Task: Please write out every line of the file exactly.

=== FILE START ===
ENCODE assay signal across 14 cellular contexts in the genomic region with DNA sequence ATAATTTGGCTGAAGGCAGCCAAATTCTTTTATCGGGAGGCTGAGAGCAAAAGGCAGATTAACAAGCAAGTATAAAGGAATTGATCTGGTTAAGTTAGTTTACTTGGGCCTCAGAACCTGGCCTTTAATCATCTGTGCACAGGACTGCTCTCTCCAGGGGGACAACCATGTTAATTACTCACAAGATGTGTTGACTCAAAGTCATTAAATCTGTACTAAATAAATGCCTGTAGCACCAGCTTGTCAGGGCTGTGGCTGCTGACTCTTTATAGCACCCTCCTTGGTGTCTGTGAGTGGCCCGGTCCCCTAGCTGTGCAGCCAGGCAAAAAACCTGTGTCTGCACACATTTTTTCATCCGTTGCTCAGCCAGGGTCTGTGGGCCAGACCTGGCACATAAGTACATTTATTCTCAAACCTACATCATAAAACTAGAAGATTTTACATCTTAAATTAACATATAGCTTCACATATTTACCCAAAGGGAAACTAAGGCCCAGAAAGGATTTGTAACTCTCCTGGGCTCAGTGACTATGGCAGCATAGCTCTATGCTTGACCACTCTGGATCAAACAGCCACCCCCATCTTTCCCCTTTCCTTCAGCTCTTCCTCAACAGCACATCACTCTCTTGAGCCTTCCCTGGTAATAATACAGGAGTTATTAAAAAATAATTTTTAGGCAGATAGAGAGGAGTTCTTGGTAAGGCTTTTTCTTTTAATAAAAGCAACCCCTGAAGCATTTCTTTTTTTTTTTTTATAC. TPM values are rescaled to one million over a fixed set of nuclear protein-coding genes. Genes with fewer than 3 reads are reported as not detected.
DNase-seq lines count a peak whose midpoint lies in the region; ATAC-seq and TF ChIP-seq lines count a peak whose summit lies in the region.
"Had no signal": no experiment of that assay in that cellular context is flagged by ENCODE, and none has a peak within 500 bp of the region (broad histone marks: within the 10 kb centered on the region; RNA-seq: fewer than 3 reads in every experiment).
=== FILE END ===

ENCODE assay signal across 14 cellular contexts in the genomic region with DNA sequence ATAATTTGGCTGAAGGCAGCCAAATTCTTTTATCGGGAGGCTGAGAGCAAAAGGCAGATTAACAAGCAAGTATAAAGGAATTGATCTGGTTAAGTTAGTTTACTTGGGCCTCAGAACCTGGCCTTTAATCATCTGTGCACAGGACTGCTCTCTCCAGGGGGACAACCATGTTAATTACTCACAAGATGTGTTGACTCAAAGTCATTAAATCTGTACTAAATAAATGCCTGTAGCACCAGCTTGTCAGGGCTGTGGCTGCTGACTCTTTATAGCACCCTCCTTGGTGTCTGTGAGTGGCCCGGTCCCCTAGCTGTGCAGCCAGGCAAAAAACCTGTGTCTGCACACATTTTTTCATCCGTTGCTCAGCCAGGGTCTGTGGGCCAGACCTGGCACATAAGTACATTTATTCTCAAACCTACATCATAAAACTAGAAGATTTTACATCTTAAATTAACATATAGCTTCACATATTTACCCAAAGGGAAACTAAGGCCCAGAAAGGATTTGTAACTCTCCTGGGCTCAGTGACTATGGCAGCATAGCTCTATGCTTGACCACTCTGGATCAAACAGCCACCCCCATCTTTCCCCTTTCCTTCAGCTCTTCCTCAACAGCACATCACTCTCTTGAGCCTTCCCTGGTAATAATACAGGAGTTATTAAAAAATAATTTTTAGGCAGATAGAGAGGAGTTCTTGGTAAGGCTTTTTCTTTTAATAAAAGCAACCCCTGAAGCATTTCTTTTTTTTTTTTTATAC. TPM values are rescaled to one million over a fixed set of nuclear protein-coding genes. Genes with fewer than 3 reads are reported as not detected.
DNase-seq lines count a peak whose midpoint lies in the region; ATAC-seq and TF ChIP-seq lines count a peak whose summit lies in the region.
"Had no signal": no experiment of that assay in that cellular context is flagged by ENCODE, and none has a peak within 500 bp of the region (broad histone marks: within the 10 kb centered on the region; RNA-seq: fewer than 3 reads in every experiment).